The Army confirmed Friday that it will send a team of medical experts to Fort Bragg, N.C., to study a wide range of health-related issues that might explain a series of domestic killings.
However, a written statement said the epidemiological team's main focus will not be on the possibility of a link between the killings and soldiers' use of an anti-malaria medication.
"Contrary to news reports speculating that the team will focus primarily on anti-malaria prophylaxis/medications taken by soldiers, the team will consult with local medical and unit/installation leadership at Fort Bragg on a wide variety of possible contributing factors," the statement said.
The Army team will look into cultural and other issues not unique to Fort Bragg, the statement noted.
Four wives of soldiers at Fort Bragg were killed in a six-week span this summer. Each death is blamed on the husband. Three of the four men were Special Operations soldiers who had recently returned from Afghanistan.
Two of the soldiers killed themselves after killing their wives.
The Special Ops soldiers reportedly all took Lariam, a drug given to troops serving in places - like Afghanistan - where the deadly mosquito-borne disease malaria is prevalent.
Consultants in psychology, social work and psychiatry will join Army epidemiologists and chaplains as well as officials from the government's Centers for Disease Control. In addition to health issues, they will assess the Army's family education programs, practices and support services.
"Members will also look at specific data associated with recent cases looking for patterns, organizational dynamics and medical issues that may have contributing significance," the Army statement said.
William Wright, reports Bowers was one of three Ft. Bragg soldiers who reportedly took Lariam in Afghanistan and then came home and allegedly killed their wives.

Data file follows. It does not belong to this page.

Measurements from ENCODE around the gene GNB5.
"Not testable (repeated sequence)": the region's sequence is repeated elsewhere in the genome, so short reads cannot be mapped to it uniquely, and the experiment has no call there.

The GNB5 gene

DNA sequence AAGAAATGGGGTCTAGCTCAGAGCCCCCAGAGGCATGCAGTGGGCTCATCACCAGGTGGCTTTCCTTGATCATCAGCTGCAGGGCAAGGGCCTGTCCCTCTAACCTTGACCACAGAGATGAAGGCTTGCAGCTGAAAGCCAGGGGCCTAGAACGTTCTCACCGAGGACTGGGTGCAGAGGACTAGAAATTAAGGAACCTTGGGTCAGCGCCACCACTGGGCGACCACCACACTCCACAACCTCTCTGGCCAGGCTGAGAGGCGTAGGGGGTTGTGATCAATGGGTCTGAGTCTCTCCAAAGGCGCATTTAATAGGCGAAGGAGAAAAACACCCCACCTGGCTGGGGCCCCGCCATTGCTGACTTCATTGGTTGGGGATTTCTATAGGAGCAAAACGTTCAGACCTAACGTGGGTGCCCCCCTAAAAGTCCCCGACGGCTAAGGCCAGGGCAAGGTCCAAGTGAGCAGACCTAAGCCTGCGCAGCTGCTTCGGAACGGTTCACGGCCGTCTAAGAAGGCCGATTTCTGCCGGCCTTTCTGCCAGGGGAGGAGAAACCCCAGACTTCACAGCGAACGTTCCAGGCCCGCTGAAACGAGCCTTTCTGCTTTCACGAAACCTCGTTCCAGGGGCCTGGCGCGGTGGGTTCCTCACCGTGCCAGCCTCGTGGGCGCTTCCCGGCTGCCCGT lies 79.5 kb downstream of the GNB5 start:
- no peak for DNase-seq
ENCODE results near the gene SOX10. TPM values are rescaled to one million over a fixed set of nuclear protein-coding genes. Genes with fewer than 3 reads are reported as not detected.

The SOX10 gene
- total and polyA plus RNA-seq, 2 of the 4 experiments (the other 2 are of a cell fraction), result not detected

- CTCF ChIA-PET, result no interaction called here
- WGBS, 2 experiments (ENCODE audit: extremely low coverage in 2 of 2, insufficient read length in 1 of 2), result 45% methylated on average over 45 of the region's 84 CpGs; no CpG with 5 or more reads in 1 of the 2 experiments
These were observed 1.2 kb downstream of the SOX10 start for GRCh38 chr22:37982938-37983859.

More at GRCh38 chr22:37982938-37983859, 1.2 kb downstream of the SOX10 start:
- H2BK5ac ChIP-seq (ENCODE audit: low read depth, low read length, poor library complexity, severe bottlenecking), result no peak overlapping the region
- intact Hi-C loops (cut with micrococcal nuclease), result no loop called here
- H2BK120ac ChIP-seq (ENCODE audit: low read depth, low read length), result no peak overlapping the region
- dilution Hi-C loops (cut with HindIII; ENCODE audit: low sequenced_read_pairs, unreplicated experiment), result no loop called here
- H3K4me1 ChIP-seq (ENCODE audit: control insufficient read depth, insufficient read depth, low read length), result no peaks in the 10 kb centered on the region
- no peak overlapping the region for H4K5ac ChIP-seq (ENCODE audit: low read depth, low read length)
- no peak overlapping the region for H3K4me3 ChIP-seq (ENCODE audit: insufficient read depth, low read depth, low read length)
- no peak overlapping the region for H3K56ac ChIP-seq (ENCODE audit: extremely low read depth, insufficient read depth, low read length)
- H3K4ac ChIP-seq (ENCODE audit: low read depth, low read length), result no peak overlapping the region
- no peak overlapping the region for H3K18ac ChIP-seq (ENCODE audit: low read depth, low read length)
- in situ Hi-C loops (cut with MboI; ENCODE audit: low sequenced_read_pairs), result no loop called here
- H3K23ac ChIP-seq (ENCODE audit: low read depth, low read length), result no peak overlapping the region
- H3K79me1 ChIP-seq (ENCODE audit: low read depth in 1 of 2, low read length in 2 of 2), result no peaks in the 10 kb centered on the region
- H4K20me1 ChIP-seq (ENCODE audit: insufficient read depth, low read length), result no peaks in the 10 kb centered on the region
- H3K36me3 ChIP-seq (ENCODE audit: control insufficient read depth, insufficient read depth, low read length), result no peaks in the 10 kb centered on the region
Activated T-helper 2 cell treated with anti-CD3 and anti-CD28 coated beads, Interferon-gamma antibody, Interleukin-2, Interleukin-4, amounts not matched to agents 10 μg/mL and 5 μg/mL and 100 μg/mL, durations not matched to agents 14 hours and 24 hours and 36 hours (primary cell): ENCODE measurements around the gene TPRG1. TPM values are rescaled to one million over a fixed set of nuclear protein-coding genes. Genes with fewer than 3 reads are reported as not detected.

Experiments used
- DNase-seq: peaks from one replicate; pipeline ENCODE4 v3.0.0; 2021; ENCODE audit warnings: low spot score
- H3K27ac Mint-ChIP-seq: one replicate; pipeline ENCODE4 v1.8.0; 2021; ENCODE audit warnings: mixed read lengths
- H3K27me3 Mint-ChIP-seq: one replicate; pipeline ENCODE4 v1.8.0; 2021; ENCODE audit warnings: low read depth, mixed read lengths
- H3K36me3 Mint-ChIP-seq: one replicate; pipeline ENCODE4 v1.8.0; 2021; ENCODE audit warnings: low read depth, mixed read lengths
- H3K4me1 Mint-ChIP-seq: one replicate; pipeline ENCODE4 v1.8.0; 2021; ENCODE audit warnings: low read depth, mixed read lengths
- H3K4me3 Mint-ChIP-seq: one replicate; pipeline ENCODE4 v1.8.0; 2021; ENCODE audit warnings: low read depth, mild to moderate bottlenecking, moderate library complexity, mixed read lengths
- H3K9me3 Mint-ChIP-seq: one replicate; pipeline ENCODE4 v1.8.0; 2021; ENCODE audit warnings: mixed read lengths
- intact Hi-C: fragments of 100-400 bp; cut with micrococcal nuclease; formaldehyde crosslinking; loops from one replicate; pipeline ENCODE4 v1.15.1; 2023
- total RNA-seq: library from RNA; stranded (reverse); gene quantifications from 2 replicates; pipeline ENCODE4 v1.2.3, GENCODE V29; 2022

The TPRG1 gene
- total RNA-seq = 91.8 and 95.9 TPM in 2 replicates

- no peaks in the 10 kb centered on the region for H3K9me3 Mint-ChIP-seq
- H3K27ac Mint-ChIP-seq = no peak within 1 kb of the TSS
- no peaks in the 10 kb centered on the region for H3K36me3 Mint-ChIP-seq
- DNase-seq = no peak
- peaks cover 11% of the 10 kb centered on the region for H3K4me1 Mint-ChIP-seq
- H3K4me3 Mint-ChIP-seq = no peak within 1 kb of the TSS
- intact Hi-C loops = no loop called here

Johnny Lown, a former Army Medic who served with Wright says, "Bill was not a guy that you'd suspect."
When Lowns heard about the murder he immediately wondered about Lariam. As a medic he dispensed the drug. It was in Haiti back in the mid 90's that he first noticed the problem with side effects.
"It was common knowledge with the nightsweats and the vivid dreams it also intensified a personality, if a guy was down he was gonna be more down if he was quiet he would be anxious."
Lown's wife Debbie knew enough to tiptoe around her husband when he was taking Lariam.
Debbie Lown says, "I was getting very concerned and as i talked to other team wives they said we're all experiencing the same thing some even worse then my husband.
The drug's manufacturer Hoffman LaRoche acknowleges side effects in rare cases saying no medicine is "completely free of adverse events. However, it is important to note that Lariam is not associated with violent, criminal conduct."
However, Roche Laboratories, acknowledges reports of suicide and suicidal thoughts attributed to Lariam, also known as mefloquine. But company spokesman Terence Hurley said they are extremely rare, "only a small percentage of the more than 25 million people that have successfully used Lariam."
Col. Robert of the U.S. Army says, "We have found for most soldiers this is the drug that they're able to handle very well and even the side effects they've had have been relatively minor."
But other nations feel differently. Australia for example doesn't give Lariam to its military anymore. The drugs critics here at home say any investigation is long overdue.
"There's no reason to believe right now that Larium affected the behavior of the individuals," Army spokeswoman Elaine Kanellis said Wednesday.
The Army says, simply put, Lariam saves soldiers serving in places like Somalia and Afghanistan and the benefits far outweigh the risks.
And it's not just soldiers and diplomats taking Lariam. It's one of three anti-malarial drugs recommended by the government and is prescribed to nearly 400,000 American travelers every year – many of whom may not be aware of the potential risks.
Malaria is a serious, sometimes fatal, disease caused by a parasite that infects humans through mosquito bites. The World Health Organization estimates that perhaps as many as 500 million cases of malaria occur each year and more than 1 million people die of the disease worldwide.
Lariam is the malaria remedy of choice for soldiers because it is taken once a week instead of daily.